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Age is just a number. 18 till I die. Don’t they just love to say that! While one has absolutely nothing against that attitude, one just wonders if there is a little more than the happy-go-lucky, full-of-life connotation to those sayings. Can it so happen that a person, despite having celebrated more birthdays, has failed to develop a reasonably endurable personality and an ability to think objectively? And I am not even talking about the weirdoes. Even in the average population – and let’s say for the time being that they are not weirdoes – does age necessarily make one smarter? More mature? Does seeing more summers unquestionably add more meaning, more substance to one’s existence?

Here at IITM, – as I’m sure, at a lot of other colleges – juniors attach a lot of significance to a senior’s opinion. Be it academics or some co-curricular activity or sports or indeed, elections. And it makes a lot of sense too. People who have spent more time in the institute obviously know more about the place and the way things work there. But it would be imprudent to deny that just as the good things pass down the batches, so do the bad ones. Because sadly, most of the people who love to shower free advice are the ones who have, quite frankly, screwed up in their time and have, in their self-centered brains, developed extremely biased viewpoints.

I have a friend who, in his first week in the institute, was completely brainwashed by a certain group of seniors who convinced him that his branch was worthless. So much so that he was seriously contemplating quitting IIT. You can’t blame the poor guy – imagine his plight as a scared fresher away from home for the first time, going from one group of seniors to another as he underwent the ‘personality development’ process. But you can blame the seniors. They were not even from the same branch. Nor were they mature enough to tell him that his education in such a premier institute would be – if he were adequately receptive – much more than what he would learn in the classroom. Today, three years hence, he is doing rather well and I assume he is happy. What a tragedy it would have been if he had gone through with that impulse!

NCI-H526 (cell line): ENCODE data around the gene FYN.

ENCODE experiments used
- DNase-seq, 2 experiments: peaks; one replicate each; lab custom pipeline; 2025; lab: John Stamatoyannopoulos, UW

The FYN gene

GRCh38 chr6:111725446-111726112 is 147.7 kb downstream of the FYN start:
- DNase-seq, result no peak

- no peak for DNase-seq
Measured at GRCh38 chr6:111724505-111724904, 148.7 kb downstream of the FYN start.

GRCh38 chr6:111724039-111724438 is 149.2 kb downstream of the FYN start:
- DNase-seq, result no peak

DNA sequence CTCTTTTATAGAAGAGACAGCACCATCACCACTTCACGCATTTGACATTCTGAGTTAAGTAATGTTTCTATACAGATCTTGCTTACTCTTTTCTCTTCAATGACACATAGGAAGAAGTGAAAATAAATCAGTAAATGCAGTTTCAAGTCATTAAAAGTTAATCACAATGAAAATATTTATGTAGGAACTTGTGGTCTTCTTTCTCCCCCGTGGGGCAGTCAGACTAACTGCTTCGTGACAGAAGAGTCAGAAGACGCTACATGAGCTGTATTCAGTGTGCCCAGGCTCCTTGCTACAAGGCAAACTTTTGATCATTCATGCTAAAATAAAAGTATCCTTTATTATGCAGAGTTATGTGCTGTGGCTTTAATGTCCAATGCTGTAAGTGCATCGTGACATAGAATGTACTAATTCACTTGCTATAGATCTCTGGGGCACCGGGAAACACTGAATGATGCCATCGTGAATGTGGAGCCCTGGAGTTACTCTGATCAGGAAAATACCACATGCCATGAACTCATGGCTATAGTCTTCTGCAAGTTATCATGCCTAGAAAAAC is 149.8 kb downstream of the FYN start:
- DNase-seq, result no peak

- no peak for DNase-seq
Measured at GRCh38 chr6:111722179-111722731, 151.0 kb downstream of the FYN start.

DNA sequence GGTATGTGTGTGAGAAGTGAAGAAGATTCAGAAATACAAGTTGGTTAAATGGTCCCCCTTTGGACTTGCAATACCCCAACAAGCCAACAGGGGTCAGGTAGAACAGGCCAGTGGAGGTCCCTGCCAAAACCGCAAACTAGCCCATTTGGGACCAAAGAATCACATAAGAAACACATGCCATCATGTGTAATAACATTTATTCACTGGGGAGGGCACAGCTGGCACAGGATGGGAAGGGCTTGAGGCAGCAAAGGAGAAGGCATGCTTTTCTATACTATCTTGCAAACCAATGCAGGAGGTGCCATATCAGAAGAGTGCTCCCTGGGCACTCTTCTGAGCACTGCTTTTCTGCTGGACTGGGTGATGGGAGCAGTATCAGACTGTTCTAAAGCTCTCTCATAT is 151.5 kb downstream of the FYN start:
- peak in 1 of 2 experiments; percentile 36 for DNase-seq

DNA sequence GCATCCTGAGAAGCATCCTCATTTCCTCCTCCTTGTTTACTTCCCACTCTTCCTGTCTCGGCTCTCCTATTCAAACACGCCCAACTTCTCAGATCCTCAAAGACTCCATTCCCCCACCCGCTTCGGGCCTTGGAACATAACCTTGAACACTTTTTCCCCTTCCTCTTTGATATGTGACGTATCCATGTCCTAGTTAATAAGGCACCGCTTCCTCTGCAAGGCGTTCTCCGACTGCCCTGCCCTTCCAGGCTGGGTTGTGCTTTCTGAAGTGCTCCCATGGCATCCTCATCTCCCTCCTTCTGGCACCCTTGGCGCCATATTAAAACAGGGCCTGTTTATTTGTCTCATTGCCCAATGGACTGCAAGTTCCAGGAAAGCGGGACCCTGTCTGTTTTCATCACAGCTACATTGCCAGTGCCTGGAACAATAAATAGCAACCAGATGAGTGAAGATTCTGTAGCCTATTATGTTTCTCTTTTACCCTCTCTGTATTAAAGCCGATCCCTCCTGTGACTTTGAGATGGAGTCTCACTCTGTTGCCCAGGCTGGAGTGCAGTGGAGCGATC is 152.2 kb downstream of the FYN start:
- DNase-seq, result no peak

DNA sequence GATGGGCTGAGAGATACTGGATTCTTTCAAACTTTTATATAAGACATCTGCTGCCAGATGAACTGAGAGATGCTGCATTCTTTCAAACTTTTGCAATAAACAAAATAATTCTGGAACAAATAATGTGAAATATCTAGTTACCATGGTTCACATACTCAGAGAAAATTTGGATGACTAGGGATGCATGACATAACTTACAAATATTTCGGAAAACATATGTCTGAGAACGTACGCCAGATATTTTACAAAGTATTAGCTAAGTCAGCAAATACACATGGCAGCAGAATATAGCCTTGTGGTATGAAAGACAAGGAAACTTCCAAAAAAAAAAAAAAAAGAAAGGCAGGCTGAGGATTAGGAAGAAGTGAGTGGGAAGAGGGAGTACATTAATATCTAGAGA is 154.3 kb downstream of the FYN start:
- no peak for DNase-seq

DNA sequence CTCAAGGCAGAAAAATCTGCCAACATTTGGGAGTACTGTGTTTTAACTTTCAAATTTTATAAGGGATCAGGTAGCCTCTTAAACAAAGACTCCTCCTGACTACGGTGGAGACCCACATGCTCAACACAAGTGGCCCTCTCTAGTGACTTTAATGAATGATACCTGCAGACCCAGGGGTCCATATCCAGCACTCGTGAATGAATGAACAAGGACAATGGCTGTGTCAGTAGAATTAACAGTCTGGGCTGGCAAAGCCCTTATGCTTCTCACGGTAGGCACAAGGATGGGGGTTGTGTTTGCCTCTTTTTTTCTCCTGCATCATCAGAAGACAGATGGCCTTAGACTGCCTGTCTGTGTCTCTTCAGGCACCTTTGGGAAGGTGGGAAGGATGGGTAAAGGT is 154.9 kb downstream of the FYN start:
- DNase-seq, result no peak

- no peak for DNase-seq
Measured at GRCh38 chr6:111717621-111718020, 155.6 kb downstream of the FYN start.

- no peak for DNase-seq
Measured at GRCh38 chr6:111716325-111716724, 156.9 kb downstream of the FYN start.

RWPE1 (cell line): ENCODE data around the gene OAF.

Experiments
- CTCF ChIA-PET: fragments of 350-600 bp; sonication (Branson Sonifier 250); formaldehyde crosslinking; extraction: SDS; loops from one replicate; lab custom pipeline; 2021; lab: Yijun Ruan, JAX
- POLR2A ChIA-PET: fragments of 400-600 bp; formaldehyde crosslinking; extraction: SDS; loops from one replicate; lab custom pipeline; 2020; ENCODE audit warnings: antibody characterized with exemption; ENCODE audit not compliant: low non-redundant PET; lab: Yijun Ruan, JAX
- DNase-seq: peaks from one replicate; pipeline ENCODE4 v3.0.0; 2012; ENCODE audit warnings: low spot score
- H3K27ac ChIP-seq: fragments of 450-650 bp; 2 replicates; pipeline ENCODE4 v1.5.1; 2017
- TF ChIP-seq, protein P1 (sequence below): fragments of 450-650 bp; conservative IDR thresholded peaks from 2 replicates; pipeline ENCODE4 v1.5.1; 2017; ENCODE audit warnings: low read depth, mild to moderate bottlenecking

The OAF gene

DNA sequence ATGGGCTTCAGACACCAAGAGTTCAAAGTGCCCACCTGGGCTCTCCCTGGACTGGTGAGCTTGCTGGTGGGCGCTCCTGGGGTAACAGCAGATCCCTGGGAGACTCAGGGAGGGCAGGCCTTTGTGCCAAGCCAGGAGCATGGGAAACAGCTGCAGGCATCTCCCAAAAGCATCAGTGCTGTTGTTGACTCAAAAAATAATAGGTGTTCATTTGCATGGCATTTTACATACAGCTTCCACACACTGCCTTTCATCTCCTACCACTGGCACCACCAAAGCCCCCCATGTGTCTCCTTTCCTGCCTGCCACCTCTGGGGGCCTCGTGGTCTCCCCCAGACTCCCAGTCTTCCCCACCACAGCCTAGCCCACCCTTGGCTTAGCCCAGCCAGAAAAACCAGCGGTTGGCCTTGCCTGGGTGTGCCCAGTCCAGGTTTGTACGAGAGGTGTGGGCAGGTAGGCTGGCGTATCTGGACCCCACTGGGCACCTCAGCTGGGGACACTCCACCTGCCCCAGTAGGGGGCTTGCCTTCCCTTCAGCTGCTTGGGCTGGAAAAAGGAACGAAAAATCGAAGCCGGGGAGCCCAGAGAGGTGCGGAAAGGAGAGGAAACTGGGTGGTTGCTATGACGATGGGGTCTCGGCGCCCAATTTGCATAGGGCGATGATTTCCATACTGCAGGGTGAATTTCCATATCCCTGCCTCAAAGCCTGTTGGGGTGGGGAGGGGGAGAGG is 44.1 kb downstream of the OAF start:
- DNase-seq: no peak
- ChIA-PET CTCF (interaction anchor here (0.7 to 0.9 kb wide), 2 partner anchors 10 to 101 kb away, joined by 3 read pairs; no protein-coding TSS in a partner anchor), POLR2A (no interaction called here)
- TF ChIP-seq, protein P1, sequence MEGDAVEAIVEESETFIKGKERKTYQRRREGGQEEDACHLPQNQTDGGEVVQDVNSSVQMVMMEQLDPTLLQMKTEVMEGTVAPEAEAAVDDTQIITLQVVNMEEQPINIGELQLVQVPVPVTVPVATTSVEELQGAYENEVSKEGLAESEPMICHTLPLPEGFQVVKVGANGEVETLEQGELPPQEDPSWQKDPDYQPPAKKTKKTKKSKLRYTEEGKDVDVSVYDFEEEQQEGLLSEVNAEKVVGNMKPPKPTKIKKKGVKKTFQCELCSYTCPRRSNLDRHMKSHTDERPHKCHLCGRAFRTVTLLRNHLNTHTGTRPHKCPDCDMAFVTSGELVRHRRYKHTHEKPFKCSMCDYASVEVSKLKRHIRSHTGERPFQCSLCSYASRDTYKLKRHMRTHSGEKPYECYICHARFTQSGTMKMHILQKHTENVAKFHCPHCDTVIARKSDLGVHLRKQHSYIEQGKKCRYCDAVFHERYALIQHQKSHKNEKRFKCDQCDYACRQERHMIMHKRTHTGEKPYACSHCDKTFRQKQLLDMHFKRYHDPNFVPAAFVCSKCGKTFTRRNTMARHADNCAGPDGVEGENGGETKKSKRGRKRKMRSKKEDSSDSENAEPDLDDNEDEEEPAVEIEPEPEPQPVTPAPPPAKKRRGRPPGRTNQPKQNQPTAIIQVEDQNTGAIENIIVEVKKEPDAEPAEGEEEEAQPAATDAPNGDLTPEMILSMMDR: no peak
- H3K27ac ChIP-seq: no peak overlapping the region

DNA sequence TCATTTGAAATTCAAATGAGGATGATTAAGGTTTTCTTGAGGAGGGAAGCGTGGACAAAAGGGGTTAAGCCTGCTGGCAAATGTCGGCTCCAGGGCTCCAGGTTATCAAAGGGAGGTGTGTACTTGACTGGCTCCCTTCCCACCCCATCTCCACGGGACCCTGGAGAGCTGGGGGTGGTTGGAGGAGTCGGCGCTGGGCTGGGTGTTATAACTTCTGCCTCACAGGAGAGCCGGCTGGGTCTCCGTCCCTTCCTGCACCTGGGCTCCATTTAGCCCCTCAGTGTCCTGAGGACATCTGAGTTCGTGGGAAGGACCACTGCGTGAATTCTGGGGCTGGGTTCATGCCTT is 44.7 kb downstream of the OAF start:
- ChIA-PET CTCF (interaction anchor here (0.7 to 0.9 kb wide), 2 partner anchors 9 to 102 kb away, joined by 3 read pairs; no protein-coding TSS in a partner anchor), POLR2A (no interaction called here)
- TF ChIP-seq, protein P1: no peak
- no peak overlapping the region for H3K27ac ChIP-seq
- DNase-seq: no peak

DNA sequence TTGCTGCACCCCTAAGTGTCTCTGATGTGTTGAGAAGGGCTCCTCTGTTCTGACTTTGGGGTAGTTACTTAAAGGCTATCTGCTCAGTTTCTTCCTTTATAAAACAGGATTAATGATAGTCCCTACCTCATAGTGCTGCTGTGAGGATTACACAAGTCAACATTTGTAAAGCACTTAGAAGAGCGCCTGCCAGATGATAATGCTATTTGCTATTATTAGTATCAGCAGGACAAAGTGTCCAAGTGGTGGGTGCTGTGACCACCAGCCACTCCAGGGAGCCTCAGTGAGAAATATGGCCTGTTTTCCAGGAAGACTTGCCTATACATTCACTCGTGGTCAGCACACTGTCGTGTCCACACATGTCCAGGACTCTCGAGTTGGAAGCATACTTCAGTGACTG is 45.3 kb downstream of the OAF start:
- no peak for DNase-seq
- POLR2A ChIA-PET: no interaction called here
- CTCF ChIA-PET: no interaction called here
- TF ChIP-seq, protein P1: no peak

We learn a number of awesome things from our parents and we can probably never thank them enough. However, if we leave sentiments aside for a moment, it isn’t such a long shot to claim that our upbringing is also responsible for a lot of the flaws in our personalities and what’s worse, in our characters. The classic rishwat- dena-toh-khud-papa-ne-sikhaya: ‘thoda chai pani toh dena hi padta hai yaar’; our innate propensity to cut the queue at the mall or at the ticket counter at the railway station; our nonchalance towards cleanliness: ‘sabhi toh thukte hain yaar, kya fark padta hai’; our incredible ability to lose that plastic wrapper in the middle of the road when there is a dustbin hardly a dozen feet away; the ubiquitous importance to results rather than the process – are all by products of our growing up. And we don’t even realize the impact this attitude has on our society as a whole. We do all these things almost subconsciously. We have seen people – people older than us – do the same things all around us and it has been imbibed into our very beings. And you can’t even blame these people because they themselves have learned it from their ‘seniors’!

Among the numerous A4 sheets adorning the off-white dust laden walls of my (rather well organized) hostel room, there is a paper with a list of sentences beginning with “I have learned…” I found it on one of my ‘get inspired’ explorations that I embark on from time to time. I read it every once in a while and I relate to different points every time. This one struck a chord today:

I have learned that maturity has more to do with the types of experiences one has had and what one has learnt from them and less to do with the number of birthdays one has celebrated.

The rest, as the saying doesn’t go, is a blog post.